Editions:  Austria · Denmark · France · Germany · Italy · Norway · Spain · Sweden · Switzerland

Swedish base-jumper dies in Norway

Share this article

16:39 CEST+02:00
A Swedish man died on Friday after base-jumping from a mountain in Norway, although the exact circumstances of the incident remain unclear.

The man, who is believed to be Swedish according to Norwegian media, died after base-jumping from the Kjerag mountain east of Stavanger in southern Norway.

“The jumper was a Swedish man in his forties,” explained Stein Edvartsen, head of Stavanger Base Club, to the national Norwegian broadcaster NRK.

“He has been jumping for a couple of years and jumped from Kjerag last year too, so he was familiar with the area.”

Police however, were unwilling to divulge any information other than that the body was not officially identified.

“A driver's license has been found,” said Geir Gjesdal of the local police in Rogaland to the TT news agency.

It remains unknown exactly how the man died, although the base jump camp spokesperson has his suspicions.

“Weather conditions were fine today, so most likely it is the equipment that has failed,” Edvartsen told the paper, adding that there were some 15-20 jumpers on the mountain at the time.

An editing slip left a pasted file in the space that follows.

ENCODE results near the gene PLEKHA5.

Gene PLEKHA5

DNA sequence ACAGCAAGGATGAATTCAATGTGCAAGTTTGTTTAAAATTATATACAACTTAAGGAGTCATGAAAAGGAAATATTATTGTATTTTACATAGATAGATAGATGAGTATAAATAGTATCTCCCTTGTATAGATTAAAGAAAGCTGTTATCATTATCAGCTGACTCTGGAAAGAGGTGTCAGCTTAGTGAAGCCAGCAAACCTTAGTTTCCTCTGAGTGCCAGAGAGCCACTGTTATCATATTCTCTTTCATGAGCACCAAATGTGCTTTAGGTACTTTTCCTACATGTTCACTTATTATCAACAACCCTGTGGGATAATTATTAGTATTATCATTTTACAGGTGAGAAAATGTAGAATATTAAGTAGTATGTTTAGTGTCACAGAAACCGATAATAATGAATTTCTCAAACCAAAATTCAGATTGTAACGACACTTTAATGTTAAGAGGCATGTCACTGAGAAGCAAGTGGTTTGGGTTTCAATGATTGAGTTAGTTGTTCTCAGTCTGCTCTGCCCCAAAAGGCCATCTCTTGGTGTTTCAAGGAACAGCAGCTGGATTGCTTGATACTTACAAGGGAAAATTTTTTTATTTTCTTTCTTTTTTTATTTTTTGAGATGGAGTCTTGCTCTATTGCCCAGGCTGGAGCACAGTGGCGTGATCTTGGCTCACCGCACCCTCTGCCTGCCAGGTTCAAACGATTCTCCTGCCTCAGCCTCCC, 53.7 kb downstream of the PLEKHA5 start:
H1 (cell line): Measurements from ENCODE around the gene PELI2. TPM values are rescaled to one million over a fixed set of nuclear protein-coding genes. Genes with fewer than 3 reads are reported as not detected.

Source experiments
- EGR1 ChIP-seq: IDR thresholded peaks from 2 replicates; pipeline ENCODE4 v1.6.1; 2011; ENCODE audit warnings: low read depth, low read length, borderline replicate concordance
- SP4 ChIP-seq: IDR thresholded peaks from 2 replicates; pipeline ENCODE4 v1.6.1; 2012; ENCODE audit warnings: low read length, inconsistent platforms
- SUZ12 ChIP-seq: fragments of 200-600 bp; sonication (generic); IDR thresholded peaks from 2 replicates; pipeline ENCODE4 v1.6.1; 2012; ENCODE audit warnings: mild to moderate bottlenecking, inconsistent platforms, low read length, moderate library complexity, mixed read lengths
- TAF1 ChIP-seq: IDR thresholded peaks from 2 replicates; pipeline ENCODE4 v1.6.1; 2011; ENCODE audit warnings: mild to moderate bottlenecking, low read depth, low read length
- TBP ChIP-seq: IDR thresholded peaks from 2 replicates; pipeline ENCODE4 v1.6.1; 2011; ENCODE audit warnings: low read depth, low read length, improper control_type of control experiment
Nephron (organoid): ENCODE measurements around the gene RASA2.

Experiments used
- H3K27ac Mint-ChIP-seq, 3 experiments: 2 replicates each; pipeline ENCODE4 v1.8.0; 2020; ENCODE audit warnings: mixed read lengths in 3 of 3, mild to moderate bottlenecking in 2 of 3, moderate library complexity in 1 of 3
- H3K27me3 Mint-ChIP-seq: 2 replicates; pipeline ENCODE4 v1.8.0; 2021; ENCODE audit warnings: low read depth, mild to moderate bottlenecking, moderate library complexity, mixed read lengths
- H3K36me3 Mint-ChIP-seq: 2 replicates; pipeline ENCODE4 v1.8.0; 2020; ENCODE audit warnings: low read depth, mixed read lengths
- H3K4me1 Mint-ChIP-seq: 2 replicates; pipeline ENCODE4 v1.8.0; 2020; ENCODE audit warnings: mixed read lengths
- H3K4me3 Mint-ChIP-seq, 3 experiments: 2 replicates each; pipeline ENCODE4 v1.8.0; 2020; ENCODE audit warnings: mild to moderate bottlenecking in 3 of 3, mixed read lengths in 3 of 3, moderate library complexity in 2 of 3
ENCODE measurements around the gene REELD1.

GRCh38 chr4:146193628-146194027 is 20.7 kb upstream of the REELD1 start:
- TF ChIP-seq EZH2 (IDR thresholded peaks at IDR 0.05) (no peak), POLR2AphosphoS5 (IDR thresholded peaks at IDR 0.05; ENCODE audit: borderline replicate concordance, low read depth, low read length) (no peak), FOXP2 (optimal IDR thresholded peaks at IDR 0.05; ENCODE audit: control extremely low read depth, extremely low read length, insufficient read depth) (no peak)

Helicopters and an alpine rescue team recovered the man's body, which was taken to the Stavanger University hospital in the early afternoon.

The formal identification and autopsy will be done next week.

Base jumping is an activity where participants jump from a great height from a fixed object, such as a cliff, building, or bridge, and use a parachute to break their fall.

TT/The Local/og

twitter.com/thelocalsweden

Get notified about breaking news on The Local

Share this article

The Local is not responsible for content posted by users.
Become a Member or sign-in to leave a comment.

From our sponsors

The ‘fairytale' boarding school nestled in a Swedish village

The words ‘boarding' and ‘school' often summon images of strict teachers, drab dormitories and downcast children. That image couldn't be further from reality at Sigtunaskolan Humanistiska Läroverket (SSHL), where boarders describe the ‘fairytale' school as a home away from home.

Advertisement